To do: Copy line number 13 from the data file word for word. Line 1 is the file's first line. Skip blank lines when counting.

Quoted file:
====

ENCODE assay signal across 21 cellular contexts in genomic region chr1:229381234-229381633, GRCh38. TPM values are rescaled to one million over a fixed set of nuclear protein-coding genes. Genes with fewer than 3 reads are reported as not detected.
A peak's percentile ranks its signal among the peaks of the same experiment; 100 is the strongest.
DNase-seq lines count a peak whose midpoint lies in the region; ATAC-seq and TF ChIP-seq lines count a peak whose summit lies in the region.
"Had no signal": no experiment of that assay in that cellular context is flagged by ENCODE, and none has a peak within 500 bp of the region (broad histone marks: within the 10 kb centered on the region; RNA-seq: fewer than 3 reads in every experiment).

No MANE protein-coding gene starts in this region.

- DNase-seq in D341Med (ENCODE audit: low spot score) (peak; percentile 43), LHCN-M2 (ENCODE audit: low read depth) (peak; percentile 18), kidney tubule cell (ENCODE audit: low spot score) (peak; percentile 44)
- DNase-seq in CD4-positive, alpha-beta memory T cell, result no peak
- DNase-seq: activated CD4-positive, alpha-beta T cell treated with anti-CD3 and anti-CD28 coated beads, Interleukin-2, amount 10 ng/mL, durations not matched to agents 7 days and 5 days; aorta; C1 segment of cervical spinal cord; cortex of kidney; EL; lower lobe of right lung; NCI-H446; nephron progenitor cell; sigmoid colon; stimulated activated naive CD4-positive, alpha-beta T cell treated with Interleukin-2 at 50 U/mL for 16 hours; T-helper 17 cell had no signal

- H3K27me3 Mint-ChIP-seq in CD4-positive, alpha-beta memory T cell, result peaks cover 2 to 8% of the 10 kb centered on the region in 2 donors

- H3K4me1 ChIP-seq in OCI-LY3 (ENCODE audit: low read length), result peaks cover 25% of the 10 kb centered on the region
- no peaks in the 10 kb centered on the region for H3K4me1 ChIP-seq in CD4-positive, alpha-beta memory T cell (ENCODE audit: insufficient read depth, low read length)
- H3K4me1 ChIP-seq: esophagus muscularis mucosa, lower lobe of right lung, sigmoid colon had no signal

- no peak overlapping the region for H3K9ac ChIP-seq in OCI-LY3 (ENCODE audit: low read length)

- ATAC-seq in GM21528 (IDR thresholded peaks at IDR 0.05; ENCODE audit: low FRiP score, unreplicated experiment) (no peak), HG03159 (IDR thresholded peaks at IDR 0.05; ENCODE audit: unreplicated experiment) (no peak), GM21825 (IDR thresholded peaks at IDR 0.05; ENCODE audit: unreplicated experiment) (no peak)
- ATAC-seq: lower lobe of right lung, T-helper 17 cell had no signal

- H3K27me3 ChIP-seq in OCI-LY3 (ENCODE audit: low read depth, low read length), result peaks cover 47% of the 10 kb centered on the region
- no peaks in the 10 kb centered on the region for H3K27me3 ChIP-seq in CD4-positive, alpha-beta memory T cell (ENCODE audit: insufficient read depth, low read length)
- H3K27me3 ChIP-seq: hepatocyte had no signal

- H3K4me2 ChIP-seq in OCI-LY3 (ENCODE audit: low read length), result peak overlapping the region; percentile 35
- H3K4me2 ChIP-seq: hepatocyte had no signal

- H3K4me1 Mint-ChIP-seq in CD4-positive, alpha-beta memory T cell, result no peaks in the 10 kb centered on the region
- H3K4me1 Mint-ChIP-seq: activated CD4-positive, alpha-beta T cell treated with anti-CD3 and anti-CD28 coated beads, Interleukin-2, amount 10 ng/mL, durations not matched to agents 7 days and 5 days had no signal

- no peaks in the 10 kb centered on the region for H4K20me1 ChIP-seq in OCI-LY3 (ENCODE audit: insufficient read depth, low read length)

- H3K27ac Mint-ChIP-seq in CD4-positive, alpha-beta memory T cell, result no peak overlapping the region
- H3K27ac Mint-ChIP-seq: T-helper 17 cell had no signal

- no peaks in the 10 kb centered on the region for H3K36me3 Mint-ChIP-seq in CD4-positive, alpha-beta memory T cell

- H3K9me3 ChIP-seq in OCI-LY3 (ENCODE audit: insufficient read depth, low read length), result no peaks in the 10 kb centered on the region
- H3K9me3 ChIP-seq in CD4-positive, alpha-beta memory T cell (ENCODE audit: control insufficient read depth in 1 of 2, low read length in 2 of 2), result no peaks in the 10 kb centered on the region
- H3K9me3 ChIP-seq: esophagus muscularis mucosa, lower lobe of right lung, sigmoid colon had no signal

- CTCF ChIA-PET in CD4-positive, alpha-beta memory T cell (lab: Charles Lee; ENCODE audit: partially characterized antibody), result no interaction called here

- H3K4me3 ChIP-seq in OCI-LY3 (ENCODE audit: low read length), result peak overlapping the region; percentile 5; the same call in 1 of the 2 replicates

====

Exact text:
- no peak overlapping the region for H3K9ac ChIP-seq in OCI-LY3 (ENCODE audit: low read length)